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Vanessa Nsona is designing a circular future for Malawi

by | Feb 14, 2021

Vanessa Nsona collects waste, tinkers and toys, prototypes and makes new products. Circular thinking is central to her work in Malawi. “I have always thought of waste as treasure,” she says. I spent a day with Vanessa, visiting her workshop, sourcing materials in the Ndirande township and interrogating her motivation for the way she works.

Vanessa lives in Fargo, a neighbourhood in Blantyre near the presidential palace. At the top of a steep incline, her home overlooks hundreds of houses built in the last decade. Assorted potted succulents adorn the khonde (veranda) complementing the cane garden furniture. She works in the backyard. Plastic bottles, retrieved from the Nasolo River, are piled in one corner. In another is one of the products she makes from these ubiquitous blue bottles – a dustbin. It is a prototype that Vanessa, 29, hopes will replace the steel and plastic bins most Malawians use. She has been using it for over a year, successfully bringing the bottles back to a longer useful life.

“Circular design is about continuity,” Vanessa explains. “It is about what happens next and how you design for the future so that you’re not wasting resources. Using and reusing items becomes a lifestyle.”

It is a lifestyle she lives.

Apart from a few electronic necessities, her home is furnished almost exclusively with her designs. There is a sofa made of reclaimed wood pallets and an upcycled circular wooden mirror frame on the wall behind. She also has two refurbished royal blue chairs, and reclaimed frames sourced from the Ndirande township.

“When I started my design journey, I used what people refer to as waste. I didn’t have money. So, I was always looking to see how I could make new things from used and old things that I collected,” she says. It is clear she has mastered the art. Vanessa creates accessories that delight and inspire her customers, even if, from a purely commercial point of view, her life would be simpler if she bought manufactured components for her fashion and interior design work. Instead, she has added layers of complexity to her creative process and to her business. This, when even the simplest tasks can be difficult to complete in Malawi, a country in which days and weeks can pass by without crossing much off a to-do list.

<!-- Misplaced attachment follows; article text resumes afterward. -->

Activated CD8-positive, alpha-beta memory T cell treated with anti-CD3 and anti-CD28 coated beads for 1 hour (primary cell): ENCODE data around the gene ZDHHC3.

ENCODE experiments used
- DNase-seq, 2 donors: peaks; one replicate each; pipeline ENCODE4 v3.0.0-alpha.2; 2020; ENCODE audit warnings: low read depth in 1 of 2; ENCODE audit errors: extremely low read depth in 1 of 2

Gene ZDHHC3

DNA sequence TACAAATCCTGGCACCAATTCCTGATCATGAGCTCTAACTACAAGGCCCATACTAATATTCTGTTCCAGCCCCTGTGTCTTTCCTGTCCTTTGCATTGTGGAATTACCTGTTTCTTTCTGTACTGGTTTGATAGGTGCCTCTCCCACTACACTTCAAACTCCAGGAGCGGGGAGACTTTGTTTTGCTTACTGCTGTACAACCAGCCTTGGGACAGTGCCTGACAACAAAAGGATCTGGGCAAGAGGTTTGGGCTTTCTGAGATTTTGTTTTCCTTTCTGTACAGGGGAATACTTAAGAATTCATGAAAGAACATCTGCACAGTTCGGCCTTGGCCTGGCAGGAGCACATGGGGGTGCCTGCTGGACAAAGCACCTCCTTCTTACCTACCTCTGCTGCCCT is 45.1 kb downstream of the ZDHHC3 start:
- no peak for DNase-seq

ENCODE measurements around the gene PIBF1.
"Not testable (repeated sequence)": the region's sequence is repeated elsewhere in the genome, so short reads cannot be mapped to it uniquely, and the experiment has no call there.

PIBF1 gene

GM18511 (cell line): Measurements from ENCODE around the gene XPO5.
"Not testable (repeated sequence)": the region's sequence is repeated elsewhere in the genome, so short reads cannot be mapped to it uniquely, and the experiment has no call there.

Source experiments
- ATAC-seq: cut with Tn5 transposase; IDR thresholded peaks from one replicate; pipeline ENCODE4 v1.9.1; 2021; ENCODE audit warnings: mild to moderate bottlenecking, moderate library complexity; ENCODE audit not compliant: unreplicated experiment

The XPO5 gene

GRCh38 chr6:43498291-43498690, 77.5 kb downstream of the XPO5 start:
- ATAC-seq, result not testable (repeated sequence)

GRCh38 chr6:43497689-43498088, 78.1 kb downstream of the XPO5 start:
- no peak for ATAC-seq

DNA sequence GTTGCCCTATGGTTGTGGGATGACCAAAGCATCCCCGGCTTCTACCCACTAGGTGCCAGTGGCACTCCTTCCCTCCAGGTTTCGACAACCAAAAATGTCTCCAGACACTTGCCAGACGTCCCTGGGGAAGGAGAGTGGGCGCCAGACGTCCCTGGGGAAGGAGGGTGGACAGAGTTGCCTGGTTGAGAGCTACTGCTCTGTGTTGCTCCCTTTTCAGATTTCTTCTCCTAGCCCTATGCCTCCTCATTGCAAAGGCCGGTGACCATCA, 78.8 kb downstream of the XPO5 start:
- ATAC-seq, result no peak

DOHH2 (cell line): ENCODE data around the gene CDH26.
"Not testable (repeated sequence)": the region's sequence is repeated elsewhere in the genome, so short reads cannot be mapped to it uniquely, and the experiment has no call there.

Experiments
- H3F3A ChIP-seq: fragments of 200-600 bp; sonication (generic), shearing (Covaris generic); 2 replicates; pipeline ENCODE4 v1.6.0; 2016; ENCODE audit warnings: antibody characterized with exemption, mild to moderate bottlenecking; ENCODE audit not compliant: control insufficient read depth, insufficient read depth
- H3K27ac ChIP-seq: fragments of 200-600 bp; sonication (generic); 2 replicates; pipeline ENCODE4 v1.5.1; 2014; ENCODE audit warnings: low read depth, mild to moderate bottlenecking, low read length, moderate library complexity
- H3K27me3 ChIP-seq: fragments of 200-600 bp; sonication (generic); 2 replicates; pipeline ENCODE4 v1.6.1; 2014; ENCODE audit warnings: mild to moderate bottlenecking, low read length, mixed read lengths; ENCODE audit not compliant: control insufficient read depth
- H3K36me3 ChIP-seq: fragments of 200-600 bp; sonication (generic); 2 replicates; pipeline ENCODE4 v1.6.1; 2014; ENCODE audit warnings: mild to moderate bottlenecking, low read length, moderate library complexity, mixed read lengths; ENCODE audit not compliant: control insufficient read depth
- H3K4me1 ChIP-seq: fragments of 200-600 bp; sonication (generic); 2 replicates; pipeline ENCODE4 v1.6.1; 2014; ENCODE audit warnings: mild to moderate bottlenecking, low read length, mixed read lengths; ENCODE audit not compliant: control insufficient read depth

In Vanessa’s case, hours can be spent sifting through piles of discarded products that have come to the end of their useful life. That is until Vanessa finds them, reclaiming zippers, purse locks, rivets and D-rings. Then she needs to make her way through the slow trickle of traffic to her studio and workshop in Bangwe.

Vanessa grew up with two brothers, a cousin and her parents. Her mother, Dorothy, was a central figure in her life and remains her biggest influence. It was Dorothy who encouraged her daughter to nurture her entrepreneurial spirit. While she was still at school, Vanessa sold frozen sugary drinks in a tube, and made and sold burgers. She relished the feeling of accomplishment, of bringing delight to others, but most of all, having money to spend. “I wanted to make money for myself. I didn’t want to rely on my parents.”

Towards the end of her days at business college, a family friend became Vanessa’s mentor. The “aunty” was an older woman sought out by people in Blantyre for her sewing services. Vanessa learnt basic needlework, using offcuts and expensive embellishments, which her mentor had gifted her. Initially, she focused on making fascinators for weddings. “She gave me a lot of the stuff – beading, sequins, pearls and different types and in different colours,” Vanessa says. “She gave me my first machine – of course I couldn’t really use it. So, I had to hire someone to help me.”

In 2011, Vanessa’s mother died of cerebral malaria. “It was very sudden,” she says. For a year, grief ruled Vanessa’s life. It manifested as a lack of direction but over time, she reflected on who her mother was – empowering others, bringing energy and love to those who needed it.  She established her brand and named it Dorovee, an amalgamation of her mother’s name, Dorothy, and her own. Put together the name means “God’s Gift of Beauty”.

“I started working in our garage. My father wanted me to get an office job,” she says, “but I knew what I wanted to do, and I know what I am good at doing.” Soon after launching her brand, Vanessa hired young women to help her manage the growing demand for her products. They outgrew the garage and have established a studio where Vanessa trains young women who have dropped out of school early to raise children, or are struggling financially.

Driving around Blantyre, Vanessa sees discarded materials everywhere, from the littered roadside to a timber factory where she collects the flaky shards of wood that later become mirror frames. In Ndirande, mounds of sawdust blanket the riverbank. By working with the waste wood, she hopes to reduce pollution.